As last year we attended the this year’s Cloud Foundry summit taking place in San Francisco (9-11 June) to meet and talk to a number of Cloud Foundry enthusiasts. One of the major topics at the summit was the extended Cloud Foundry foundation which now owns 34 companies and anynines is proud to be one of them.
With joining the foundation and the trip to San Francisco we wanted to participate to the Cloud Foundry movement which wins a lot of momentum at the moment. And after 1,5 years of experience anynines had with Cloud Foundry it was also time to give something back to them.
The current Roadmap was presented by James Bayer (@jambay) at the summit and contains some exciting features (unordered):
- API to control an A/B routing to applications
- Zero-downtime and Near-Zero downtime deploy
- Dockerfile push
- .NET support
- Customizable App Healthchecks
- SSH access to App Containers
- Lifecycle hooks for source code management systems (SCM)
Hence the development of Cloud Foundry is agile the roadmap is as well and features and also prioritization can be changed. Furthermore James mentioned that the backlog is open and proposals are welcome!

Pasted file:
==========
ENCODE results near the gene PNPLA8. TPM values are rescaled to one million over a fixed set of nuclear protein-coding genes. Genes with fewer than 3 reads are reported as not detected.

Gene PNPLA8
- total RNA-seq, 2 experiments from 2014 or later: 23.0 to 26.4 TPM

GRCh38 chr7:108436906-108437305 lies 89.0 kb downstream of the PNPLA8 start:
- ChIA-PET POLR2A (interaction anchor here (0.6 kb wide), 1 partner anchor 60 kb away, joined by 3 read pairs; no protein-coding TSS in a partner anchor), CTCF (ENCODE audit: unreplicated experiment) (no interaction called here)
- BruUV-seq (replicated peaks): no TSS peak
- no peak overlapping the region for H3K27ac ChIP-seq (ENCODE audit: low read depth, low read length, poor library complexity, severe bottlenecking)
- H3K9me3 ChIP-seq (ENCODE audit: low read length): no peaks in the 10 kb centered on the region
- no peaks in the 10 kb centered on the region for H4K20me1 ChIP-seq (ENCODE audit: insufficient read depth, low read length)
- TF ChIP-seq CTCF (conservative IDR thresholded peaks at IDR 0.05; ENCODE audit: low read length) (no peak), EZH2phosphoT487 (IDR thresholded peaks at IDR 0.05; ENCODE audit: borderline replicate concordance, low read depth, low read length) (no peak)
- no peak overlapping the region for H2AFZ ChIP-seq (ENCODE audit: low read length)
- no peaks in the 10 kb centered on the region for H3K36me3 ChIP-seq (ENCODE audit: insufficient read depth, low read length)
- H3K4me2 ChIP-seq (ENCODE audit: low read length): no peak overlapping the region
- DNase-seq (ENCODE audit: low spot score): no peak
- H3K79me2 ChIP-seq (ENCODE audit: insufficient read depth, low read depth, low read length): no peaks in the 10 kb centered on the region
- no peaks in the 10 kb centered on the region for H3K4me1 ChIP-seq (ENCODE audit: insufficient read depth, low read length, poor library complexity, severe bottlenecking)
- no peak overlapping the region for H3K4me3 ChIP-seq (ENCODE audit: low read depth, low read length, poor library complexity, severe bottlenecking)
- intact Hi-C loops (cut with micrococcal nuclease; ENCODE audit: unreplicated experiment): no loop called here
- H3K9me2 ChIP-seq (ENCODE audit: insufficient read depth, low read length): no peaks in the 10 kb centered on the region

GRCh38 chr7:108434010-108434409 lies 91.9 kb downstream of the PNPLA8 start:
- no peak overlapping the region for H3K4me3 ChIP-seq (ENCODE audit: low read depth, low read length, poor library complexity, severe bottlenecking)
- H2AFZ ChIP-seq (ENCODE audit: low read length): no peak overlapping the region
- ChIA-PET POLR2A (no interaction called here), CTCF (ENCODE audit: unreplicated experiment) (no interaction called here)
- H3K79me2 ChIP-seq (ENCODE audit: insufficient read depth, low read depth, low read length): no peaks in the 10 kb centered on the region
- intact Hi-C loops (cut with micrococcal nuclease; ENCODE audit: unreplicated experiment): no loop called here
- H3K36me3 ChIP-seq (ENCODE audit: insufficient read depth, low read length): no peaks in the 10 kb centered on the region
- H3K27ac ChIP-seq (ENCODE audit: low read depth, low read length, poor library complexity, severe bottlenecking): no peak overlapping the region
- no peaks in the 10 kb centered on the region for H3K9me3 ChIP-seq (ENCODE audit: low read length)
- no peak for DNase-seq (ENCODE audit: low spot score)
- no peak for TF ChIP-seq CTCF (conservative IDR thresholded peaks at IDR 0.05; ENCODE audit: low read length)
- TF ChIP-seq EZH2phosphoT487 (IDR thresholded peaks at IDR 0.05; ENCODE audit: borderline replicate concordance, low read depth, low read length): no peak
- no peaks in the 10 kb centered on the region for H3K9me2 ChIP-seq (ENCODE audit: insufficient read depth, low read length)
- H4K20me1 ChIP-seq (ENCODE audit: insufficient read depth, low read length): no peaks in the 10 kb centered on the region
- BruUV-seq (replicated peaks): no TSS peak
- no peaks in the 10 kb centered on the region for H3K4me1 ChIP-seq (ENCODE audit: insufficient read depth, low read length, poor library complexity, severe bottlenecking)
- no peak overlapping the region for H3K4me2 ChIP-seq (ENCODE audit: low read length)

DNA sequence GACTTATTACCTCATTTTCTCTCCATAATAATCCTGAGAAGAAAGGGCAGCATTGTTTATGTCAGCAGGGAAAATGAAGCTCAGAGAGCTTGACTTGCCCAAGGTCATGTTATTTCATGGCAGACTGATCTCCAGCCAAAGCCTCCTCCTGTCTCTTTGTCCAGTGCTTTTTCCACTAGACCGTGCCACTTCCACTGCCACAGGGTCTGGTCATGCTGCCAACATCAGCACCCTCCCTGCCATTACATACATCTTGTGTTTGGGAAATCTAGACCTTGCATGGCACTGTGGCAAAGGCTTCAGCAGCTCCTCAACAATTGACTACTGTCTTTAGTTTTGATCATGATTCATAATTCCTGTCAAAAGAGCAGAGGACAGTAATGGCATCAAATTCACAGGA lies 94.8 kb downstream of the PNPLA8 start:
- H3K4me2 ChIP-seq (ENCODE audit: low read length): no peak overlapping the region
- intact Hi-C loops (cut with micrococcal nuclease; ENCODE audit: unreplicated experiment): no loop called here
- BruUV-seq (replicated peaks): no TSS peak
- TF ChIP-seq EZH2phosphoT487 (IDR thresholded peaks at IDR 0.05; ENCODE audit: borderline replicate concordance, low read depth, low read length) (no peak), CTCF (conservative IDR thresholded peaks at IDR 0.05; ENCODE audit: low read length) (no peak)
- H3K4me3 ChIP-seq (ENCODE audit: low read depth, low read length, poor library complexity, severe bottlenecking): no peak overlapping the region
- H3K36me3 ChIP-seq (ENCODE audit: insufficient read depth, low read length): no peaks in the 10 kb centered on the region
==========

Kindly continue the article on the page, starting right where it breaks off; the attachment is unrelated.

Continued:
The slides for James roadmap track can be found here.
At the moment there is an ongoing effort to rewrite a major Cloud Foundry component – The Droplet Execution Agent (DEA) which is responsible for running your application instances. The rewritten component also comes with a new name (DIEGO).
Onsi Fakhouri (@onsijoe) explained the reasons for the rewrite in an excellent talk, some of them are:
- The DEA is domain specific, the only entity it handles are applications. DIEGO talks about “Tasks” and “Long Running Process”
- It was hard to add and maintain new features
- Simpler platform porting (The DEA was coupled to Linux)
- DIEGO is written in go and utilize go’s strong concurrency support and promotes a better developer discipline.